The Peril from the East



I’ve been reading a collection of Joseph Roth’s newspaper journalism, came across a piece published in 1920, in which Roth visited a Berlin boardinghouse crammed with bedraggled refugees. In those days they were mainly Jews in flight from pogroms and the chaos of the Russian civil war. “We know them as ‘the peril from the East,’” Roth wrote, contrasting the panic in the press over hordes of savage and criminal migrants with the exhausted, broken bodies he found huddled together, “millennial sorrow” in their eyes.

The photo above is from Calais, the “new camp” in which the French government intends to house refugees who find themselves stuck on the coast while attempting to cross into England. As opposed to the old camp, which is referred to by both its inhabitants and those who wish them gone as “the Jungle,” as loaded a term as they get. My piece on Calais just went online in the London Review of Books. I was there two and a half weeks ago, a few days before riot police and bulldozers moved in and began demolishing the Jungle’s southern half, before French authorities blamed the clashes that followed on outside “extremists,” before several migrants protested their silencing by sewing their own lips shut and announcing a hunger strike, before Belgium partially closed its border with France to keep the Calais migrants out, before Slovenia closed its borders and Serbia, Croatia, and Macedonia followed suit, effectively shutting down the route through which more than a million migrants have sought refuge in Europe this last year. Thwock thwock thwock, the doors slam shut. Is it worth reiterating that there is something rather odd about this "crisis"? That most of the refugees have either fled countries visited in recent years by European and American troops and bombs or ruled by regimes that the US and the major European powers have happily and profitably armed? The “refugee crisis” works a neat bit of magic: Europe’s outside refuses to stay out, stubbornly streams back in. And so the fences go up and the gates shut, too late: all the violence and ethnic hatred that Europe liked to pretend existed only far outside its borders is now on full display in Brussels, in Vienna, in Paris, in Calais. Millennial sorrows all round.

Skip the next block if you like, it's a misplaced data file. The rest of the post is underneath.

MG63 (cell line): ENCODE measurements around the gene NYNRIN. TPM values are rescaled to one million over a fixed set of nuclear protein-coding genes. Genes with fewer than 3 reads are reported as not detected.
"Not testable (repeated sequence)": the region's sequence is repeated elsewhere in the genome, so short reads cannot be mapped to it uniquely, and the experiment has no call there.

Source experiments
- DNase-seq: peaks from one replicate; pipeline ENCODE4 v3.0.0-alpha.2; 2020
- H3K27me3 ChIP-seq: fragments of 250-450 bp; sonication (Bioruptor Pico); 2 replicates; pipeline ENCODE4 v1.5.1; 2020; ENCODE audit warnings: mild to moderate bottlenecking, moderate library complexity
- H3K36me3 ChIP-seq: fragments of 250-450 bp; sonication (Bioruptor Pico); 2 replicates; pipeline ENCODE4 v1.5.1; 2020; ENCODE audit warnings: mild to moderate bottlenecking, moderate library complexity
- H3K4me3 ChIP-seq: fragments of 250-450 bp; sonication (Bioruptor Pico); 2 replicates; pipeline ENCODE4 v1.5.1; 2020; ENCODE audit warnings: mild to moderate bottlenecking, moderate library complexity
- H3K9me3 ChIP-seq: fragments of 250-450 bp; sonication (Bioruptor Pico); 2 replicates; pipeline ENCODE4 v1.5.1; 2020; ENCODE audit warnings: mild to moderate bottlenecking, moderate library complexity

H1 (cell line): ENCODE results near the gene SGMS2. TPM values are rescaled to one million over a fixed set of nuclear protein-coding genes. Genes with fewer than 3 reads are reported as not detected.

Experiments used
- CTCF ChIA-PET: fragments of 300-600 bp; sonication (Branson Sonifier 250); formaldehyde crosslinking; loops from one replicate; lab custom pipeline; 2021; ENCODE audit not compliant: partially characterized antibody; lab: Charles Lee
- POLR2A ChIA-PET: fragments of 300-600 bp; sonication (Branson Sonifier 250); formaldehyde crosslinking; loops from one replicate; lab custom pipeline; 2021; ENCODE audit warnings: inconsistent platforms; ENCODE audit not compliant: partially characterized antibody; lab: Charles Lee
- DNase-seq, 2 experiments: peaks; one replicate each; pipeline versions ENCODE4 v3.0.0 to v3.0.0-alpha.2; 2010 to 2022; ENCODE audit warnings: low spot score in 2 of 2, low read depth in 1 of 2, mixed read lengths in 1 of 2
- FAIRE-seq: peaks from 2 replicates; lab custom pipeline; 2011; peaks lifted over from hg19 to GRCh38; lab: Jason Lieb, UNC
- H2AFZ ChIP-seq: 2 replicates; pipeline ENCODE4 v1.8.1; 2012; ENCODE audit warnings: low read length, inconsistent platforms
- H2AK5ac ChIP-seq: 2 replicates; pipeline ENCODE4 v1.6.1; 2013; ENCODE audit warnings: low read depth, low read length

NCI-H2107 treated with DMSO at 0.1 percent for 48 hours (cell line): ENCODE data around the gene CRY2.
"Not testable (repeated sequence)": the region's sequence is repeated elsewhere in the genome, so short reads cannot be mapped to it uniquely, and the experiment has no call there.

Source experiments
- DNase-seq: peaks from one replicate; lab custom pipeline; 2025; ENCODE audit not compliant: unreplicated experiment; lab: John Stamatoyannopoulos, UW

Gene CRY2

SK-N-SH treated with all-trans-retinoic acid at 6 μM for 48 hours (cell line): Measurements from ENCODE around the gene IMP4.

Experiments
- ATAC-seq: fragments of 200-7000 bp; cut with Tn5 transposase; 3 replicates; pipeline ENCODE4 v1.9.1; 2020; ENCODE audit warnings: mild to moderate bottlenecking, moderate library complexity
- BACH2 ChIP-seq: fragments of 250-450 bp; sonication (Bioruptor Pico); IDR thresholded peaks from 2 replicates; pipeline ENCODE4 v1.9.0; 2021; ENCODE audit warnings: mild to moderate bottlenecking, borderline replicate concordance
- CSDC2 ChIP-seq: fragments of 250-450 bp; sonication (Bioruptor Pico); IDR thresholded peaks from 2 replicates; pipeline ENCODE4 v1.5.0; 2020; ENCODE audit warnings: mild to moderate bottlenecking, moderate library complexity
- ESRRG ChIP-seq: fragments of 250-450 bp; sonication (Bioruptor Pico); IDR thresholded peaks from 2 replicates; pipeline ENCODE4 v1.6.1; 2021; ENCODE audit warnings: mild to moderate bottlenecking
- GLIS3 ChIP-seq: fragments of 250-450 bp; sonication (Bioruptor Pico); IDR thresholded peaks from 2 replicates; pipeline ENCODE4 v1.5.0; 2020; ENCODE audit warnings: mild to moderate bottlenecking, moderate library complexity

In the meantime



It's been a while, I know. And there was a holiday. And there's another one coming up. And one day I'd like to do something with this site other than all-too sporadically memorialize people killed or otherwise damaged and/or disappeared by what in other contexts we would simply call "armed groups," but for now, this is what I have for you: Miguel Angel Cano, 34 years old, known to friends and family as Michael, or as Drifter, and shot to death by officers of the Los Angeles Police Department on November 9, 2015. The details are here. When I wrote the piece, it seemed pretty likely that Cano would be the last man the LAPD killed for the year. It didn't work out that way. So yeah. One day. In the meantime, here are birds, and clouds. 


One Year Ago Today


Mohammad Abu Khdeir, 16 years old, was abducted outside his home in the Jerusalem neighbohood of Shu’afat. His body was found that same morning, though two days would pass before the police agreed to release it to his family. He had been burned alive. At the funeral his body was concealed in a simple green wooden casket. It's there in the photo below, above the heads of the mourners. He was by all accounts a sweet and very funny boy, always joking. You can see the laughter in his eyes in the banner that hung from the family home. For a while, the police tried to force the family to remove it, threatening to fine them about $500 every day it stayed up. It's been a long year. 



This was yesterday or maybe the day before. Late morning and hot already. I was standing at the corner of Wilshire and Alvarado, waiting to cross the street. A busy spot most hours of the day. The sort of place that if you’re at all like me makes you happy to be human. Proud even. People selling hot dogs and Jesus and most things in between: all the usual contraband, plus tamales, raw clams still dark with mud, hand lotion, peanuts roasted in their shells, hats and sunglasses, cell phone chargers, bronze giraffes. Beside me stood a dead-eyed young man I had seen around before. Head shaved, a little heavy, a lingerer on sidewalks and corners and the platform of the Metro, far too lost to effect any conventional hustle. They were really something his eyes. Unblinking, almost droopy, neither warm nor cold, far away. He said he had a question for me. The light was still red. 
What’s up? I said.
He wanted to know, he said, why so many people went to college but there were still so many dumbasses.
That’s a problem, I said.
Yeah, he said. It is a problem.
I suggested that it was not the kind of problem that could be fixed.
There’s no solution, he said.
That’s right.
He added another layer to the conundrum: Some of the dumbasses, he said, thought they could be smartasses.
I don’t know what I said to that.
But the thing is, he said, you can try. You can try to fix yourself. 
I agreed. You could try.
Sometimes, he admitted, even he could be a dumbass. But he tried. 
Me too, I said. I tried too.
Then the light changed.
Take care, I said, and that was that.



“Is that where we’re going ... ? Across the sea? Across the Empty Ocean, to the remnants of that wound, that fracture? It’s not just the land that was broken open—the sea, too. So is that where we’re going? To mine the possibilities in what’s left of that great… cosmic laceration?”

—China Mieville, The Scar